A couple of fools playing dress-up on a cruise ship for the damned…
You think you can just get accepted into the Lollipop Guild? Survive a night in a ghost mine with floating pirate badges and we’ll talk
PLAYERS: 1-2 alternating
PUBLISHER: Sony Imagesoft
DEVELOPER: Painting By Numbers
RELEASE DATE: April 1992
Three awful movie-licensed titles in a row? If I believed in karma, I might wonder who I’ve wronged for the universe to cast these three unspeakable evils upon me. Hook is up there with Home Alone 1 + 2 in the “abomination” genre of NES games. There is nothing redeeming about it. From the drab, pastel graphics, to the awful muzak, the clunky controls, and the busted-platformer gameplay, Hook is the epitome of a worthless game.
Now I’ve never seen the film “Hook,” and there’s a reason for that: I don’t like Peter Pan. I don’t like the concept of a man-child flying around in tights and playing make-believe with actual children at all hours of the night, and neither should anyone else. Even as a kid, this odd story failed to resonate with me, and indeed, made me uneasy. Thankfully, Hook alters the traditional story. In the game, you play as Peter Pan, but you’re supposed to rescue your children from Captain Hook. Much nicer. For pretty much every level, though, you’ll be “rescuing” peaches and acorns and coins, just so the level will end. That’s right: in order to progress to the next level, you have to collect worthless everyday objects. The game never says why, but I’m assuming so you can bribe Captain Hook into letting your children go. “But look, Smee, I have at least a dozen peaches here! Trade for Wendy?” There’s a surprising amount of levels in which to collect said grocery items in exchange for your children, so if you actually want to beat the game, you’re in it for the long haul. At least Home Alone 2 was honest: four levels, you’re done, THQ’s got your money, you’ve got a fistful of tears. Hook leaves one feeling empty and alone.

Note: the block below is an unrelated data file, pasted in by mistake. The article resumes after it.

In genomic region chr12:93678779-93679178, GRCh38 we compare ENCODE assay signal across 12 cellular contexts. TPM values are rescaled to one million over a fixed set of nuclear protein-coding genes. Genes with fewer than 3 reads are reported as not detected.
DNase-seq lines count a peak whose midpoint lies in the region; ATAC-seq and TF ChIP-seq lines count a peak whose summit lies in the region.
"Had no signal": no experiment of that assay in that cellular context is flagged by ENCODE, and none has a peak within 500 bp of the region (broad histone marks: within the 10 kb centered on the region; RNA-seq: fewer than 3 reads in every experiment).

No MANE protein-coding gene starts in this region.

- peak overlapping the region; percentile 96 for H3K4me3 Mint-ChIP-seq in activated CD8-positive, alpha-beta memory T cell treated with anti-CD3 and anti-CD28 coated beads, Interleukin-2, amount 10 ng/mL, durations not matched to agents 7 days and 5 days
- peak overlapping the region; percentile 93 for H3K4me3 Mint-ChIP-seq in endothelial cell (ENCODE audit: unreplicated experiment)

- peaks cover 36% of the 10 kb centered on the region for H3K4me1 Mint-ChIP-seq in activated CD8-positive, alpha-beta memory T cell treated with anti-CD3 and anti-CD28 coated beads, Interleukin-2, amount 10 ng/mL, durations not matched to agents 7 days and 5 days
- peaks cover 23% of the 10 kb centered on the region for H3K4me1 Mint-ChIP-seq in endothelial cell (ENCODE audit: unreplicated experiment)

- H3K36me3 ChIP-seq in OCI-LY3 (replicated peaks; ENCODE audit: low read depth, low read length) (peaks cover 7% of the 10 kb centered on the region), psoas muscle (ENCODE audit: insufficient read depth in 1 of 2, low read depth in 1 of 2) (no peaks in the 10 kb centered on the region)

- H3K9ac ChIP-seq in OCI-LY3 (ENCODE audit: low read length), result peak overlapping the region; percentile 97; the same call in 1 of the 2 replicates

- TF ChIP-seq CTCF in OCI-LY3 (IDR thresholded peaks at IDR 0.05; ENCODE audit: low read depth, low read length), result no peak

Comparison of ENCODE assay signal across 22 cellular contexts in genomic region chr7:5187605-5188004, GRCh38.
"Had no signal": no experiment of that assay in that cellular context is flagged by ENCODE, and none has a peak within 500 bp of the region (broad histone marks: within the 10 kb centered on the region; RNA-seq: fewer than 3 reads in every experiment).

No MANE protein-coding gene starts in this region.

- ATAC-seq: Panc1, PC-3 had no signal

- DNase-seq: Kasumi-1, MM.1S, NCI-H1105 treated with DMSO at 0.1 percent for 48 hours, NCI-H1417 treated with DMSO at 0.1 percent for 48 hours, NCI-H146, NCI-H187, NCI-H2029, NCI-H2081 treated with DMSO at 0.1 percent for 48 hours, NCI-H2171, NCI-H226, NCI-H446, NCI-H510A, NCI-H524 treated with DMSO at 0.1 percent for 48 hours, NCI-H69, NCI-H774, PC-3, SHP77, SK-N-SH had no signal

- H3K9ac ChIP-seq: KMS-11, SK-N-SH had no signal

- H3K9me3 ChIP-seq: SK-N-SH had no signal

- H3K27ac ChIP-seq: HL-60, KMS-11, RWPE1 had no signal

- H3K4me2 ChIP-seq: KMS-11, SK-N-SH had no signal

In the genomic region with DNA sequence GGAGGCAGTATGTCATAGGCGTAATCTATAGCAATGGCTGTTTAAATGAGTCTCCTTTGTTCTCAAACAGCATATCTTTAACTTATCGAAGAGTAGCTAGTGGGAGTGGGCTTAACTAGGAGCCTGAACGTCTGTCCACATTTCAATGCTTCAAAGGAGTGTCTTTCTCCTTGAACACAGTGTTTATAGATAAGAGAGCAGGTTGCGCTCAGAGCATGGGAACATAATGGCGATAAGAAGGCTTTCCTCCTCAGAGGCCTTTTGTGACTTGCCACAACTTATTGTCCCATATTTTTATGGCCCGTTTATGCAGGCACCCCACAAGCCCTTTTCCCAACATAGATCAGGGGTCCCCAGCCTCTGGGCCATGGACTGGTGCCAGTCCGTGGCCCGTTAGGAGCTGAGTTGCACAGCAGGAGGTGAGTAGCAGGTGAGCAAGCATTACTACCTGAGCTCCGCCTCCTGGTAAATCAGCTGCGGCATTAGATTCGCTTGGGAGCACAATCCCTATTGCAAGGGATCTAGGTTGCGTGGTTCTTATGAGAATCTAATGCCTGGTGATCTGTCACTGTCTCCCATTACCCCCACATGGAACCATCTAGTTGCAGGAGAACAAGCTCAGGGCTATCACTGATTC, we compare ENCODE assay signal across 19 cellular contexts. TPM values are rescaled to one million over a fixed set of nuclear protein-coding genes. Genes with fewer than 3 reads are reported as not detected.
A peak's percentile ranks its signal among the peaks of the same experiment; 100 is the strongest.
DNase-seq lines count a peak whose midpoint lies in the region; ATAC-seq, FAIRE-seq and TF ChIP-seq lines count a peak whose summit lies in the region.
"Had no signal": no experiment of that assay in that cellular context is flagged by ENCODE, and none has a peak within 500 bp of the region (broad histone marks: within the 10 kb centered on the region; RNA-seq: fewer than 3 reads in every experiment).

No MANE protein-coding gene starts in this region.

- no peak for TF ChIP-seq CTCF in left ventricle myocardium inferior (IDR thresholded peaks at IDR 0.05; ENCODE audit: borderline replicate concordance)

One last reason to not play Hook: you have a dagger, but it does no damage to enemies. The game wouldn’t pose a challenge at all if you could use your weapon, but because you’re forced to jump over and around enemies, you’ll be dying quite a bit. Truthfully, I’ve always wondered if Peter Pan could die. Hook answers that question with a resounding, “Yes, thank God.”
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